player pianos. Available in two varieties, liquid hide and crystal hide. Crystal hide
glue is used with a Hot Glue Pot to make Hot Hide Glue, the most widely used
and most recommended glue for working on player pianos.
Hinge - Usually made of cotton, a hinge is a piece of cloth that is glued in the hinged end of a pneumatic or bellows, increasing the strength of the pneumatic or bellows.
Inner player - Player piano mechanism contained inside the piano cabinet.
Ladder chain - The type of chain used to transmit power from some transmission gears within the transmission, and often sued to transmit power from the wind motor to the transmission itself.
Lower Section - Common term for the apparatus in the lower half of a
player pianos, used to create the vacuum required to make the player piano
operate. Comprised of at least two exhauster bellows and one reservioir bellow.
Foot pumped via two foot treadles.
Mandolin effect - A wooden or light metal bar containing strips of bellows cloth, felt or leather that by means of a lever can be placed between the hammers and strings producing a mandolin or "rinky tink" sound by means of small metal clips driven into the strings by the hammer when the note is played. If not properly made and adjusted a mandolin rail can dramatically increase the rate of wear on the hammers.
Motor driven bellows - Often called the "pump", these bellows are driven by an electric motor rather than by foot pedals. Most common in expensive reproducing pianos and orchestrions.
Nickelodeon - Named used to identify an instrument containing a variety of percussion instruments. Operated by inserting a coin into a slot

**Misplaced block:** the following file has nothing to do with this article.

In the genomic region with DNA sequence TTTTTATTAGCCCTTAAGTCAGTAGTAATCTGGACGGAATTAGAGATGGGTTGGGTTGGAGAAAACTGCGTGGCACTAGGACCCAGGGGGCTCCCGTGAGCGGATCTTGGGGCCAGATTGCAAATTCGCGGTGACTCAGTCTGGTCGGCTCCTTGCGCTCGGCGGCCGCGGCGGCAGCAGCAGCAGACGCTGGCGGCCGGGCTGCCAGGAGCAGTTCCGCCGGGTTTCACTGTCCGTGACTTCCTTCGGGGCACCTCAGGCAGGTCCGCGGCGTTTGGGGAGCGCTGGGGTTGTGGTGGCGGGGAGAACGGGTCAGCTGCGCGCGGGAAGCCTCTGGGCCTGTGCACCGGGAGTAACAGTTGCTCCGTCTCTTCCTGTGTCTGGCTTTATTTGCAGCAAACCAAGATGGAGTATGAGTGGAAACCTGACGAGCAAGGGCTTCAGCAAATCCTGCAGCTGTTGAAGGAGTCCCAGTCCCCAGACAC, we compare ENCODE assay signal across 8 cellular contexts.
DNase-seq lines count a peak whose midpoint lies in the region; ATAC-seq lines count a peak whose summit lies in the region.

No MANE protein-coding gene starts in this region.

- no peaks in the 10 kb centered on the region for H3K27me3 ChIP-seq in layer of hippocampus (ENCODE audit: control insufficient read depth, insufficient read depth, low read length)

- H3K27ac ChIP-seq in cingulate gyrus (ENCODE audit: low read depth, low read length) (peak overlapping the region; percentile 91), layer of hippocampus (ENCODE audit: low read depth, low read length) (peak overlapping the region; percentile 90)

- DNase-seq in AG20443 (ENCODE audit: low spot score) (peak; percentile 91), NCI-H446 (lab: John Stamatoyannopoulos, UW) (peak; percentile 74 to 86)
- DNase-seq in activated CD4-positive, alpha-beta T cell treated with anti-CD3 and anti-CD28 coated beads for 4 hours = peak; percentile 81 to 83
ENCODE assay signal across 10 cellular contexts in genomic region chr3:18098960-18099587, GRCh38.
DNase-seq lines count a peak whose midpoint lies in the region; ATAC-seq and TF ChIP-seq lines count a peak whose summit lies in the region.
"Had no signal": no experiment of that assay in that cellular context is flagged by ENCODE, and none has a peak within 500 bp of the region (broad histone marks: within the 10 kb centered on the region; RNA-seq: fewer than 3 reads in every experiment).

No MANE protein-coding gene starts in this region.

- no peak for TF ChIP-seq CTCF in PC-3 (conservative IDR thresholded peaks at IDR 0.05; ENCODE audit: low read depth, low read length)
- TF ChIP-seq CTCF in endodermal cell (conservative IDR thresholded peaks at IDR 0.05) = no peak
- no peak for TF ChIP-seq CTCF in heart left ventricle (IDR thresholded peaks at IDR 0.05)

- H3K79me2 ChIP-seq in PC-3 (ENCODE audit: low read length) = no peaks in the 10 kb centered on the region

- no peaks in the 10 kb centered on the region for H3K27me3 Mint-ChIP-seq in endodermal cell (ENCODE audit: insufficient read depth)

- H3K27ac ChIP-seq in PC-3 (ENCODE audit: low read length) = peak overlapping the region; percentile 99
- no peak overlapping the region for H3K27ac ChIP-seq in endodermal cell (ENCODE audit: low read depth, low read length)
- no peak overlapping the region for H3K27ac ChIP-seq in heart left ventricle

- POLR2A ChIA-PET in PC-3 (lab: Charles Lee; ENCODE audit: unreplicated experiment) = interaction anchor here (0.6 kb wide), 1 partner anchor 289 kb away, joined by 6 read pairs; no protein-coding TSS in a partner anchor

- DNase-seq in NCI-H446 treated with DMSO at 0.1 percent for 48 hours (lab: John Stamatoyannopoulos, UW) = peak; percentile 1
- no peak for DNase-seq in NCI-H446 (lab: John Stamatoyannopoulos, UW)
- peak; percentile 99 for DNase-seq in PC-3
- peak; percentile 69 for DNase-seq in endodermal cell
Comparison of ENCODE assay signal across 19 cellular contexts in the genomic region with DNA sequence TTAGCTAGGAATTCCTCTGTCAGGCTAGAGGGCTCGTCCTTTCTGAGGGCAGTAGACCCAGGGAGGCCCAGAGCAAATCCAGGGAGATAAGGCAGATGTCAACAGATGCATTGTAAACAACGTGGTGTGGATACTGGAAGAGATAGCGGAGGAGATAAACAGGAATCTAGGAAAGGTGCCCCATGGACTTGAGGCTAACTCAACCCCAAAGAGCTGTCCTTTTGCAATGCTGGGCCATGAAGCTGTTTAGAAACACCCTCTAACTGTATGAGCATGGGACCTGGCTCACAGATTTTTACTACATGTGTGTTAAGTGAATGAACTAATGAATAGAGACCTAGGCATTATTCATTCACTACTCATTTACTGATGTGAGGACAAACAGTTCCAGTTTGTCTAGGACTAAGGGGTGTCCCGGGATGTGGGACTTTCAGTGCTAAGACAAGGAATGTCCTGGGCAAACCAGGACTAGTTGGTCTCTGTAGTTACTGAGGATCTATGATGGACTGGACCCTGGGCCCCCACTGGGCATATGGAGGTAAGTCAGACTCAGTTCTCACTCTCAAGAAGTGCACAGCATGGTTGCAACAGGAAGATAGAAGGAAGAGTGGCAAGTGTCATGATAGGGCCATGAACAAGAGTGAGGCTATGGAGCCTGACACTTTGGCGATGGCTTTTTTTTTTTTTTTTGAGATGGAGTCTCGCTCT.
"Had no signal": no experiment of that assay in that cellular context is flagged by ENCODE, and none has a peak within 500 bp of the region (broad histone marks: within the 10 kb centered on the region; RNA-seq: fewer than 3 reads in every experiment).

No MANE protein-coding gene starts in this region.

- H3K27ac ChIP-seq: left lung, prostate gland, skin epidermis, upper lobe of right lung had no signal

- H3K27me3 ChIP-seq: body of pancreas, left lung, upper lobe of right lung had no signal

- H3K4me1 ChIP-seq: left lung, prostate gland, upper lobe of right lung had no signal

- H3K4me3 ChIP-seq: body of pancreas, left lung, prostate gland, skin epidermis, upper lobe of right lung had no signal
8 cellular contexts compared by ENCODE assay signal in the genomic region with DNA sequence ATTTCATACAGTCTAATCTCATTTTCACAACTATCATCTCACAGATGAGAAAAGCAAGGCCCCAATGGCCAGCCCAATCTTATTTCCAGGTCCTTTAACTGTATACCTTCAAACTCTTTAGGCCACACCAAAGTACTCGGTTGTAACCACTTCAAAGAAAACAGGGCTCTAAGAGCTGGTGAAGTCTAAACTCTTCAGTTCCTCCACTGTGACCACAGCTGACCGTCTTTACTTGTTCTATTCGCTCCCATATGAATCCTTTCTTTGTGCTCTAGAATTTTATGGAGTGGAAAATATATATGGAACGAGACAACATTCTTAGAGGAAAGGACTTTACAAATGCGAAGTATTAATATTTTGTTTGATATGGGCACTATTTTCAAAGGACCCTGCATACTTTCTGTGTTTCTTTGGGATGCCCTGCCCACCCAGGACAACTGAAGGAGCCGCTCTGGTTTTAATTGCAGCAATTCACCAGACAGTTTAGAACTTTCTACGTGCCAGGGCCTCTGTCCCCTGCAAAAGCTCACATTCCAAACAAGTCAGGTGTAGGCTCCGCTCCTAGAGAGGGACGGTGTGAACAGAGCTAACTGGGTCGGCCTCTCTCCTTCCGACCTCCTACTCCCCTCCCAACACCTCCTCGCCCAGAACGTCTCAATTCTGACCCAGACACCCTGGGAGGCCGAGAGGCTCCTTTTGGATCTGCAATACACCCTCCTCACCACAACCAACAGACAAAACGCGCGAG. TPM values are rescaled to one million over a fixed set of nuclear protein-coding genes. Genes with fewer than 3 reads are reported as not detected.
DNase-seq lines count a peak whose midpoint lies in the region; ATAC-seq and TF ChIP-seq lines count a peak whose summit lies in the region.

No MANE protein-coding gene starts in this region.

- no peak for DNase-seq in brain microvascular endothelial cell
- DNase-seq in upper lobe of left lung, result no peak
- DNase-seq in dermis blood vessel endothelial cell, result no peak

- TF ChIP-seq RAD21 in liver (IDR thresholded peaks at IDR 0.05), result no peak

on the unit. Also a nickname for an orchestrion.
Orchestrion - Usually coin operated, an orchestrion is a player piano that is outfitted with additional automatically controlled instruments such as pipes, xylophones, drums, cymbals, glockenspiels, triangles, wood blocks, tambourines and other instruments and effects. Orchestrions often have beautiful, ornate cases and art glass.
Pallet valve - A simple valve, usually spring loaded, that opens one or more holes when pushed away from its seat by either the operator of the player piano or a pneumatic.
Perforation - A hole in a paper player piano roll.
Pedals - See Treadles.
Player piano - Self playing piano, usually by means of a pneumatic mechanism operated by a paper roll.
Pneumatic - A pair of thin, small (usually less than 3" x 6", in the case of striker pneumatics less than 1 1/2" x 5") wooden boards usually hinged at one end and covered with pneumatic cloth so that when suction is applied, movement opposite the hinged end can be used to play a key, adjust the position of the roll (tracking), control the volume of the piano, or perform some other mechanical function.
Pouch - A small circle (usually 1" - 1 5/8" but often as large as 3" or more) of leather usually 0.10 to 0.12 inches thick that most often is used to activate a valve. Some rare applications use pouches to operate the wind motor or even operate fingers to play the piano keys.
Push-up player - See vorsetzer.